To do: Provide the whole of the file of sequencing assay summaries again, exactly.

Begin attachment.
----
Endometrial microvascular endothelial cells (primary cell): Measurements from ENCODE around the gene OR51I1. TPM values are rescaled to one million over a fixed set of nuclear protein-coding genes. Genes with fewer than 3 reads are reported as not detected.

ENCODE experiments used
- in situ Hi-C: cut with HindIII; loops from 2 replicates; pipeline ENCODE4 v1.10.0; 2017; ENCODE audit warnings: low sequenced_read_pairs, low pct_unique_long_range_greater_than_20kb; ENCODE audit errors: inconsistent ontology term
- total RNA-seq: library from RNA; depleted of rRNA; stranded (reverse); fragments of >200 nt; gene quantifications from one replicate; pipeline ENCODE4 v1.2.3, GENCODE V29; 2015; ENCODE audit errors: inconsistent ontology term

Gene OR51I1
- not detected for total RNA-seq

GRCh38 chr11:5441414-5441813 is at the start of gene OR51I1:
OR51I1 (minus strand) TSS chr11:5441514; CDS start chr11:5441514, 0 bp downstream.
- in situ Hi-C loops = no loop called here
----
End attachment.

Endometrial microvascular endothelial cells (primary cell): Measurements from ENCODE around the gene OR51I1. TPM values are rescaled to one million over a fixed set of nuclear protein-coding genes. Genes with fewer than 3 reads are reported as not detected.

ENCODE experiments used
- in situ Hi-C: cut with HindIII; loops from 2 replicates; pipeline ENCODE4 v1.10.0; 2017; ENCODE audit warnings: low sequenced_read_pairs, low pct_unique_long_range_greater_than_20kb; ENCODE audit errors: inconsistent ontology term
- total RNA-seq: library from RNA; depleted of rRNA; stranded (reverse); fragments of >200 nt; gene quantifications from one replicate; pipeline ENCODE4 v1.2.3, GENCODE V29; 2015; ENCODE audit errors: inconsistent ontology term

Gene OR51I1
- not detected for total RNA-seq

GRCh38 chr11:5441414-5441813 is at the start of gene OR51I1:
OR51I1 (minus strand) TSS chr11:5441514; CDS start chr11:5441514, 0 bp downstream.
- in situ Hi-C loops = no loop called here